Lawmakers outline top priorities ahead of Virginia General Assembly Special Session

More than 65 bills already filed for special session

ROANOKE, Va. – Lawmakers return to Richmond Tuesday for a special session of the General Assembly with a jam-packed schedule focused on huge budget shortfalls, the coronavirus pandemic and police and criminal justice reform.

10 News checked in with local lawmakers on both sides of the aisle to hear their priorities.

Democratic Sen. John Edwards said he’s focused on reform that holds police accountable.

“Decertification of police and make sure that other officers know that police if a police officer has been decertified, they shouldn’t be hired. Make sure that we have a training program that everybody understands and make sure that common sense is applied to police conduct,” Edwards said.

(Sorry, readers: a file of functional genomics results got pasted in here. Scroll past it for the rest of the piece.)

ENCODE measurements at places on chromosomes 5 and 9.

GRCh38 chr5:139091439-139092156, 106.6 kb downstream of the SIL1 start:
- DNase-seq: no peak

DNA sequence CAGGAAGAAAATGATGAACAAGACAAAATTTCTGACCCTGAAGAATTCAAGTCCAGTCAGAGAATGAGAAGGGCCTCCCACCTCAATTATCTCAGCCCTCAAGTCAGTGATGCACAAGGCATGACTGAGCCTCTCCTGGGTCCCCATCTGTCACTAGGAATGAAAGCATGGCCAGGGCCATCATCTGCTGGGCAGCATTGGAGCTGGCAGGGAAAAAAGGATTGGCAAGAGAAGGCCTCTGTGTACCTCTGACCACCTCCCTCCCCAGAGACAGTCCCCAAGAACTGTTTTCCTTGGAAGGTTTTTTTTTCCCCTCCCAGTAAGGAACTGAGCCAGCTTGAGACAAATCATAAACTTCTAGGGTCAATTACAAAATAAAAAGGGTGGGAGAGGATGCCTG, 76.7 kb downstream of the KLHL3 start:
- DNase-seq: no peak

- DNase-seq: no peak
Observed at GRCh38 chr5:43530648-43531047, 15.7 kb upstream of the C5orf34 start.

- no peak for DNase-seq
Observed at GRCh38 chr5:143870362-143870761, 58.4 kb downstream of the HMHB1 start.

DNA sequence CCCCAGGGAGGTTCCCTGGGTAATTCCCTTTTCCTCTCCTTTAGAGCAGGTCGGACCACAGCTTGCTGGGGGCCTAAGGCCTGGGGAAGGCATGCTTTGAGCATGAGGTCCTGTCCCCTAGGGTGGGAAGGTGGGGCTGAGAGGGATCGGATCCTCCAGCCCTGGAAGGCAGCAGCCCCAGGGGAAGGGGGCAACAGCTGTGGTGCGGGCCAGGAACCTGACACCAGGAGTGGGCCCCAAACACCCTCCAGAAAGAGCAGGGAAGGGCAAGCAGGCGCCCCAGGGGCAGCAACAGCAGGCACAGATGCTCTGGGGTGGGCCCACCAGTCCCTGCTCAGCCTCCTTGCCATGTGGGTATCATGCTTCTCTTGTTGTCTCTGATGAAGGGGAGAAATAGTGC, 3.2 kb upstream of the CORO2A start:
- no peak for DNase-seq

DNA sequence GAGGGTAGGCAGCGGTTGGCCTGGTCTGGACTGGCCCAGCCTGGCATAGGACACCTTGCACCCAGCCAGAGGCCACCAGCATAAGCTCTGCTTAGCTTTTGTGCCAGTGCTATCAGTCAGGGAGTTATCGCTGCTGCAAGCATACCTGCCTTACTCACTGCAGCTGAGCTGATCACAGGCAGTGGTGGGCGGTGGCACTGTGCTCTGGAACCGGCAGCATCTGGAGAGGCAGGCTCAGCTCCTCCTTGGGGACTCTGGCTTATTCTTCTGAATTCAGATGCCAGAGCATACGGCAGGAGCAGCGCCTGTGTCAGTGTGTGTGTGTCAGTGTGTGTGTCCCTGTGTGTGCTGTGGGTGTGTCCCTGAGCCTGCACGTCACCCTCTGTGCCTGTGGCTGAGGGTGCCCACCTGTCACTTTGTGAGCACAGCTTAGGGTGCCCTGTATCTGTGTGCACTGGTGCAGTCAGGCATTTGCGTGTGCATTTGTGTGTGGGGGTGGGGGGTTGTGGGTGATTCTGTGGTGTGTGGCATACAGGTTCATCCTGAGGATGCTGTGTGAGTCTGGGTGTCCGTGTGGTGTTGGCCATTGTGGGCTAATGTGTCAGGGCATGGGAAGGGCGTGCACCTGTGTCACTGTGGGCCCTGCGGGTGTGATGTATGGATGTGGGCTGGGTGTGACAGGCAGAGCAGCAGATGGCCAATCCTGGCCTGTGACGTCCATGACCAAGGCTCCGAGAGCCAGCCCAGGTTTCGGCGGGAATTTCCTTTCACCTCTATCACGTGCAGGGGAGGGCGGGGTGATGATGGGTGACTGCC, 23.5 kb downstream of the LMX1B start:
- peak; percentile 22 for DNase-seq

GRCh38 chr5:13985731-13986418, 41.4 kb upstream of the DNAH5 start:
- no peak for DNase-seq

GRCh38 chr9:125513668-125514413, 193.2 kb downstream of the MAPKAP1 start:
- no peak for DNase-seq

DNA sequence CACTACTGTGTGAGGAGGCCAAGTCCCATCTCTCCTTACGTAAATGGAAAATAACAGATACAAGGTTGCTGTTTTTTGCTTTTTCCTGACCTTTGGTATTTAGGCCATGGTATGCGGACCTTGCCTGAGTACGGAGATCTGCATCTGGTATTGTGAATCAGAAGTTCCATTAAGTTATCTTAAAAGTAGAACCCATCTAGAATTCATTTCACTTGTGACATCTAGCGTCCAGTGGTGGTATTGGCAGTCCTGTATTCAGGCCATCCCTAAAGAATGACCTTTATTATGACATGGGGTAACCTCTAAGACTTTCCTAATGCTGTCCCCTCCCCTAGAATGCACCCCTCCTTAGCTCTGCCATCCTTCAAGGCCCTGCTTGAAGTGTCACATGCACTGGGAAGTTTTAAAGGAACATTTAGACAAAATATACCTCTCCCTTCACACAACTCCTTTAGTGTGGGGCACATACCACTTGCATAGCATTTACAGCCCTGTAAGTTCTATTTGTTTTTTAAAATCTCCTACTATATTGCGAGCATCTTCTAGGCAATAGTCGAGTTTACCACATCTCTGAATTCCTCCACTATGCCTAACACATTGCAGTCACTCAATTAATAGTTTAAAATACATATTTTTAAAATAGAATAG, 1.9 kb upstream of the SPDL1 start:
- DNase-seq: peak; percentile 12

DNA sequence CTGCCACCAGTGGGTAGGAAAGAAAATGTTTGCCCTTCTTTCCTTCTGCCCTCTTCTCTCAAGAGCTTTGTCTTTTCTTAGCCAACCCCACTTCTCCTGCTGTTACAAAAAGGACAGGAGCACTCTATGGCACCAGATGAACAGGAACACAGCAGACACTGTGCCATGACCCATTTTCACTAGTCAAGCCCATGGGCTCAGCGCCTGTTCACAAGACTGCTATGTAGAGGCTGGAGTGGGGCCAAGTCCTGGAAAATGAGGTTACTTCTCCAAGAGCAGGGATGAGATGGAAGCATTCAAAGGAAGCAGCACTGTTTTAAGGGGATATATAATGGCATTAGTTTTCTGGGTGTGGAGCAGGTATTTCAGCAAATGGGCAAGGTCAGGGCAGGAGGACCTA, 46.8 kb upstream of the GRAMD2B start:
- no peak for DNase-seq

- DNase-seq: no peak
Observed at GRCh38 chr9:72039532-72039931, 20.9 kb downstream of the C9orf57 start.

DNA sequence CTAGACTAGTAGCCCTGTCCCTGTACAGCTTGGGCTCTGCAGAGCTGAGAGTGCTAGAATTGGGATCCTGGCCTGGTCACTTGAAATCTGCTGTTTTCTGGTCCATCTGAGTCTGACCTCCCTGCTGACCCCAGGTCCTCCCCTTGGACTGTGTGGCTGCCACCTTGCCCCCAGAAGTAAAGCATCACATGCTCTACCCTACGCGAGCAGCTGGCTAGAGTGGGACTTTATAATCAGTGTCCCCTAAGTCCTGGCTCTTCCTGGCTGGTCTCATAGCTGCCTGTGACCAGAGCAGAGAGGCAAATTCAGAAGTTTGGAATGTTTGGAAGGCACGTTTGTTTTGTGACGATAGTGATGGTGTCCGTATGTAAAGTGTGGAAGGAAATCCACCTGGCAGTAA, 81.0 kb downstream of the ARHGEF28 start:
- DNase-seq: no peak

Republican Sen. Steve Newman said he thinks some of the Democrats’ proposals are OK. Others, like defunding police and dropping the charge for assaulting a law enforcement officer from a felony to a misdemeanor, he calls “dangerous.”

“We’re going to make sure that if it takes a few weeks, that we do everything we can to protect our police officers while making sure individual rights are also protected,” Newman said.

Newman is also focused on the legislative process itself, introducing the first bill of the session to limit executive orders.

“Have the House and the Senate go through the process of remaking laws, not be governed by a single individual by press conference,” Newman said.

With more than 65 bills already filed for the special session, lawmakers are prepared to possibly spend two weeks in Richmond.


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Jessica anchors 10 News on Saturdays and Sundays at 6 and 11 p.m. You can also catch her reporting during the week.

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